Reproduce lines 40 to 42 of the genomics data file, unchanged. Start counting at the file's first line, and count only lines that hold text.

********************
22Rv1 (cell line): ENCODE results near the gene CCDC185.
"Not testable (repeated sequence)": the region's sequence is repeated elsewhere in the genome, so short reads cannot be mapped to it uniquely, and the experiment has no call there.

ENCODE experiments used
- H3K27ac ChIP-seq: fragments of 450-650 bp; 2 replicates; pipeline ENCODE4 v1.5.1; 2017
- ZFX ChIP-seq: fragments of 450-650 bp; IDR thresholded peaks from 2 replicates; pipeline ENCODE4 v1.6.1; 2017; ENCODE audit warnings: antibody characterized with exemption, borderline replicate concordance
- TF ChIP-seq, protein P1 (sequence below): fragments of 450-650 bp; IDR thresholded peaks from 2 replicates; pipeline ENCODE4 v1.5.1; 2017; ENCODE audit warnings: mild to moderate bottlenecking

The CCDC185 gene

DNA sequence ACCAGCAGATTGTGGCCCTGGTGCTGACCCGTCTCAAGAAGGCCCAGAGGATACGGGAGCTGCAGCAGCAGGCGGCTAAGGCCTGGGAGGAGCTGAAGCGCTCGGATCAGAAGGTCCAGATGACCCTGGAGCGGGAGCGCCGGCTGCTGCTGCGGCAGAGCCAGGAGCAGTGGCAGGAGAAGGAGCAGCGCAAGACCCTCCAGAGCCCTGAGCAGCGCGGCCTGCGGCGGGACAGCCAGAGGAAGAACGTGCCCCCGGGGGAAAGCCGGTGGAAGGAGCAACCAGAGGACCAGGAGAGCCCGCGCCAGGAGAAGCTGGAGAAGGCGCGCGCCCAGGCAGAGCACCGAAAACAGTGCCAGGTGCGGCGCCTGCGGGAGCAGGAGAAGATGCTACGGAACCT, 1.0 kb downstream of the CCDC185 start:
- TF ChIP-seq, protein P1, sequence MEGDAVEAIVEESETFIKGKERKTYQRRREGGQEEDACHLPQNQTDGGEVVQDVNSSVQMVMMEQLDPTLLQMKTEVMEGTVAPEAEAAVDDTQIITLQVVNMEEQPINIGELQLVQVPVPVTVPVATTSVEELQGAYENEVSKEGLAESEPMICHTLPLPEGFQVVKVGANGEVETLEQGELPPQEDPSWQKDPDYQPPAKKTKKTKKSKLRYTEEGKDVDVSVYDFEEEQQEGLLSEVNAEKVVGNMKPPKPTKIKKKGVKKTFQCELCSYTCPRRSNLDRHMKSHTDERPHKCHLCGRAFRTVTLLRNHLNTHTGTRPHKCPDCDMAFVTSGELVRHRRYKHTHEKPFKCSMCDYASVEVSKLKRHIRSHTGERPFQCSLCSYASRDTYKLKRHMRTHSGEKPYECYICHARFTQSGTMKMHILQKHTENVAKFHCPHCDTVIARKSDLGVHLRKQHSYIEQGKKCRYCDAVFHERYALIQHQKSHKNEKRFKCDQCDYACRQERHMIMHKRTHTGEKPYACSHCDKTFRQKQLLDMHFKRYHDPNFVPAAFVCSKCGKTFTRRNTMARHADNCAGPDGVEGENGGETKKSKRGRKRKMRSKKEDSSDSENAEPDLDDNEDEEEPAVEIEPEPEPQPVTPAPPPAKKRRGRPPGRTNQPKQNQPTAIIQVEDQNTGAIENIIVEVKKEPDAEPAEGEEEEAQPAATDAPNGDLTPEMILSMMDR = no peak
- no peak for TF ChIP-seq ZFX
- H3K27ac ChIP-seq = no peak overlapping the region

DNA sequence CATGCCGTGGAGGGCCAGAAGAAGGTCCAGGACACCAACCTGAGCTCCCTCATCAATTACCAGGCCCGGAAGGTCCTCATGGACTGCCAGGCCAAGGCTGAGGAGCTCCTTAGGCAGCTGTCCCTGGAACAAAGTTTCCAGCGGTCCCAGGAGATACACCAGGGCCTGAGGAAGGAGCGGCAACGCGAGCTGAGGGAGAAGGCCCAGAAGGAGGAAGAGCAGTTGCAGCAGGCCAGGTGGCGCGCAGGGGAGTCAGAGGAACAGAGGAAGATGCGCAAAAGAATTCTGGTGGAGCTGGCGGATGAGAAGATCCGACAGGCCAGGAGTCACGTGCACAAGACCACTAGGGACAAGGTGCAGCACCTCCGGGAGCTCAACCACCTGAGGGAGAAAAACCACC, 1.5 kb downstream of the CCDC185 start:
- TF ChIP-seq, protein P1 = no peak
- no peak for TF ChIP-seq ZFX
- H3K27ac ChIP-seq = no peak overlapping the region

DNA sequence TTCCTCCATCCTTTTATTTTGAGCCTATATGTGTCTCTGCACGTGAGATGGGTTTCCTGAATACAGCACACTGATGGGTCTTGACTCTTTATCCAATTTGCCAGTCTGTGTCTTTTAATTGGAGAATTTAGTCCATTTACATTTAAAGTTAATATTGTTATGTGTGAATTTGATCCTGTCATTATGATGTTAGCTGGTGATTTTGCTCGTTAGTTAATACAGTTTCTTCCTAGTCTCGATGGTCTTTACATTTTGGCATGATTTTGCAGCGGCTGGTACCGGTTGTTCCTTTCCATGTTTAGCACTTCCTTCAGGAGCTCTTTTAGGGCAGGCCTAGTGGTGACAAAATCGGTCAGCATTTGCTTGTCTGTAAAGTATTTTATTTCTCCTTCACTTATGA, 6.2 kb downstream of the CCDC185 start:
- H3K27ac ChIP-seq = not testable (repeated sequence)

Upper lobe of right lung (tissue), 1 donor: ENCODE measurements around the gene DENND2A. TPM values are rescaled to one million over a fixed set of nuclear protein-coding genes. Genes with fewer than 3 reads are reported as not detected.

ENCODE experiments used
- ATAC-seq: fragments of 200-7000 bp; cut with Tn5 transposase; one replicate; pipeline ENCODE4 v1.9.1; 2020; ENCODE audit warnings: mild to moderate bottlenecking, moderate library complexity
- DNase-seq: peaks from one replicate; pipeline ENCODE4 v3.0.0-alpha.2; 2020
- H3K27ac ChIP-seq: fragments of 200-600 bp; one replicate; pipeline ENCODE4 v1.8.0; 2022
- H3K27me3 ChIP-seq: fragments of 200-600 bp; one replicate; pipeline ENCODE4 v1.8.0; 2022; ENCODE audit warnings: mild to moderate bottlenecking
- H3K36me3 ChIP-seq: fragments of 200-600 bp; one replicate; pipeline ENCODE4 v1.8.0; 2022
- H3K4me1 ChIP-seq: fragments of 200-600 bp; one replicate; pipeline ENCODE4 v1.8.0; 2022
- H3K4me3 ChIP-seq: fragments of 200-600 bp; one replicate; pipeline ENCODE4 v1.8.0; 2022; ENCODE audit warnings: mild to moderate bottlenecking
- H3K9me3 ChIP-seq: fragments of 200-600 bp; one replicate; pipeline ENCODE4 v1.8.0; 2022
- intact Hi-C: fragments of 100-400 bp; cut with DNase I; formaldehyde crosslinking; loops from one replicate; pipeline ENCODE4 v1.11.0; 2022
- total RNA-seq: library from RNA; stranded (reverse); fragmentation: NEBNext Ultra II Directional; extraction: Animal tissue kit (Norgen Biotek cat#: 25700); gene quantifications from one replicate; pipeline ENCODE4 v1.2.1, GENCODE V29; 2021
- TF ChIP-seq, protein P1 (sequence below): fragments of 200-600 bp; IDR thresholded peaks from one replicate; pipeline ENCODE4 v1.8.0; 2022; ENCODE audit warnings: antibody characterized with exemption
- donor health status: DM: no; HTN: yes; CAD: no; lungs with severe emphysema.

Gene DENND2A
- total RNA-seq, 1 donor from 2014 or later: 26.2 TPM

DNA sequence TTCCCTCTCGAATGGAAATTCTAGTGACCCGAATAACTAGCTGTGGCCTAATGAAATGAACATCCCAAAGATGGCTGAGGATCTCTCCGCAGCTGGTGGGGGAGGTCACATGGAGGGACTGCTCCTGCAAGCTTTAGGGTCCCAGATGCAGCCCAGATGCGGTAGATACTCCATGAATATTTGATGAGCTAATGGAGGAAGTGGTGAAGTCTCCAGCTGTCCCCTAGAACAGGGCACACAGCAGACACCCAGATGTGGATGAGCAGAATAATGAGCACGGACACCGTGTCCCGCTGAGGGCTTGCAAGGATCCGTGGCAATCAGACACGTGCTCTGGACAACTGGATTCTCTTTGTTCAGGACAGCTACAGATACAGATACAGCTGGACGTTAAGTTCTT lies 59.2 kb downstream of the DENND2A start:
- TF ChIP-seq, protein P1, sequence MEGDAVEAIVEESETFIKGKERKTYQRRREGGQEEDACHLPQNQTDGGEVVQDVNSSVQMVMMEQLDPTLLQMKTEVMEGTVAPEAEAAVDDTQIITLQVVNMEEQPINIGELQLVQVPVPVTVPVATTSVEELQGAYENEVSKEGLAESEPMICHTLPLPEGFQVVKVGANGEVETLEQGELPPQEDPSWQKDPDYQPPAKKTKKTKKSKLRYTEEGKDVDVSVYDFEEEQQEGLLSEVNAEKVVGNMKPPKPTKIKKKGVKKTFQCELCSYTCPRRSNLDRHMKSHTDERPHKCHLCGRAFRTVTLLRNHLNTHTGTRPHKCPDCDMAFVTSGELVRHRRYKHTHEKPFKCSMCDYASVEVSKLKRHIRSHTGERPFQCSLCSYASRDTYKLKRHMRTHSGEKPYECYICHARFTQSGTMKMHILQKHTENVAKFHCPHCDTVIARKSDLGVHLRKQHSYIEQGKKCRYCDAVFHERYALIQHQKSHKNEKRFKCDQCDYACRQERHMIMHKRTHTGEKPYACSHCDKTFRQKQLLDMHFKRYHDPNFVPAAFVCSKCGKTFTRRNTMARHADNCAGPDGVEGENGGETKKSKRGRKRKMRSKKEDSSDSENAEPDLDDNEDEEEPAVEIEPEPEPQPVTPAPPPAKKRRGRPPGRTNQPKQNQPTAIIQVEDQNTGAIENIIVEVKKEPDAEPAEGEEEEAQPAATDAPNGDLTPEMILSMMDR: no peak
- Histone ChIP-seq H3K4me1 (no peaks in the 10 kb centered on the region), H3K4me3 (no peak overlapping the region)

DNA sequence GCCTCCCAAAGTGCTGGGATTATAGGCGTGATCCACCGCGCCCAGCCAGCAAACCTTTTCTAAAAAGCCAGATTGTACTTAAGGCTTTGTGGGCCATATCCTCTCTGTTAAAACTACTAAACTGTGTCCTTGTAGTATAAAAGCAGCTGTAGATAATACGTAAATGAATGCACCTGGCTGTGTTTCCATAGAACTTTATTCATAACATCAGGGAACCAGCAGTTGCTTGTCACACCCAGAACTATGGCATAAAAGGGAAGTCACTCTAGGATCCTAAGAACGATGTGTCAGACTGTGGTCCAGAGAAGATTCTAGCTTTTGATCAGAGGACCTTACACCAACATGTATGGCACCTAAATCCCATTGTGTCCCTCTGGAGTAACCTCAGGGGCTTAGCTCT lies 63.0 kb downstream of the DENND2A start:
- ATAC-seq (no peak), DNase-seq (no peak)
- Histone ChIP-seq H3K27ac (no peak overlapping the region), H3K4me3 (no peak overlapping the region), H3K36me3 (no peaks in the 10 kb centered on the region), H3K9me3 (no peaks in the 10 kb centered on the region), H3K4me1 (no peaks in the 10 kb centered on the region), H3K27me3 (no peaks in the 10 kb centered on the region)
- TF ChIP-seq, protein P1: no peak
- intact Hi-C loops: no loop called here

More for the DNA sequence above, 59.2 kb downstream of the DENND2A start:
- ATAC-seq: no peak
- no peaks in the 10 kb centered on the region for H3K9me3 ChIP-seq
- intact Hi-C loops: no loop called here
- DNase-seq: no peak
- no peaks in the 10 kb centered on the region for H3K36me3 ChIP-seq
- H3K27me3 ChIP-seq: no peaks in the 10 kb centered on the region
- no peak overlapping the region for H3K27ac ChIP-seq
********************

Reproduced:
- TF ChIP-seq, protein P1: no peak
- intact Hi-C loops: no loop called here

More for the DNA sequence above, 59.2 kb downstream of the DENND2A start: